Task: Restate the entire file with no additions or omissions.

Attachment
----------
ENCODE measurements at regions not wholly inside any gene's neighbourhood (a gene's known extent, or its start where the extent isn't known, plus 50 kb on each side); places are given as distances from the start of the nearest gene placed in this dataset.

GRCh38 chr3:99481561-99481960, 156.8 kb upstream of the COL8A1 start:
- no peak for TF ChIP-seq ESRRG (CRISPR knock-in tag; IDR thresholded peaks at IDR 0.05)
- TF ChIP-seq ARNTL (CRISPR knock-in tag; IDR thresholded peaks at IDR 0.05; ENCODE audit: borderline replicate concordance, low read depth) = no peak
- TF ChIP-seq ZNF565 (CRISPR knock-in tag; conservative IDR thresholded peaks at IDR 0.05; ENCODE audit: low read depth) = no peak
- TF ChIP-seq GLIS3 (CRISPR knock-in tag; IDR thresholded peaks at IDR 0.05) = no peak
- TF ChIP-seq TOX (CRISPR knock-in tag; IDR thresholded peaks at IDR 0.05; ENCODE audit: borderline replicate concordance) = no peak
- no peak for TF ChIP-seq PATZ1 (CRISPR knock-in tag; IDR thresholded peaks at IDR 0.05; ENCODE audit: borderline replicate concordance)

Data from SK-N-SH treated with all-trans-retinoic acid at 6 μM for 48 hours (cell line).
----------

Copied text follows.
ENCODE measurements at regions not wholly inside any gene's neighbourhood (a gene's known extent, or its start where the extent isn't known, plus 50 kb on each side); places are given as distances from the start of the nearest gene placed in this dataset.

GRCh38 chr3:99481561-99481960, 156.8 kb upstream of the COL8A1 start:
- no peak for TF ChIP-seq ESRRG (CRISPR knock-in tag; IDR thresholded peaks at IDR 0.05)
- TF ChIP-seq ARNTL (CRISPR knock-in tag; IDR thresholded peaks at IDR 0.05; ENCODE audit: borderline replicate concordance, low read depth) = no peak
- TF ChIP-seq ZNF565 (CRISPR knock-in tag; conservative IDR thresholded peaks at IDR 0.05; ENCODE audit: low read depth) = no peak
- TF ChIP-seq GLIS3 (CRISPR knock-in tag; IDR thresholded peaks at IDR 0.05) = no peak
- TF ChIP-seq TOX (CRISPR knock-in tag; IDR thresholded peaks at IDR 0.05; ENCODE audit: borderline replicate concordance) = no peak
- no peak for TF ChIP-seq PATZ1 (CRISPR knock-in tag; IDR thresholded peaks at IDR 0.05; ENCODE audit: borderline replicate concordance)

Data from SK-N-SH treated with all-trans-retinoic acid at 6 μM for 48 hours (cell line).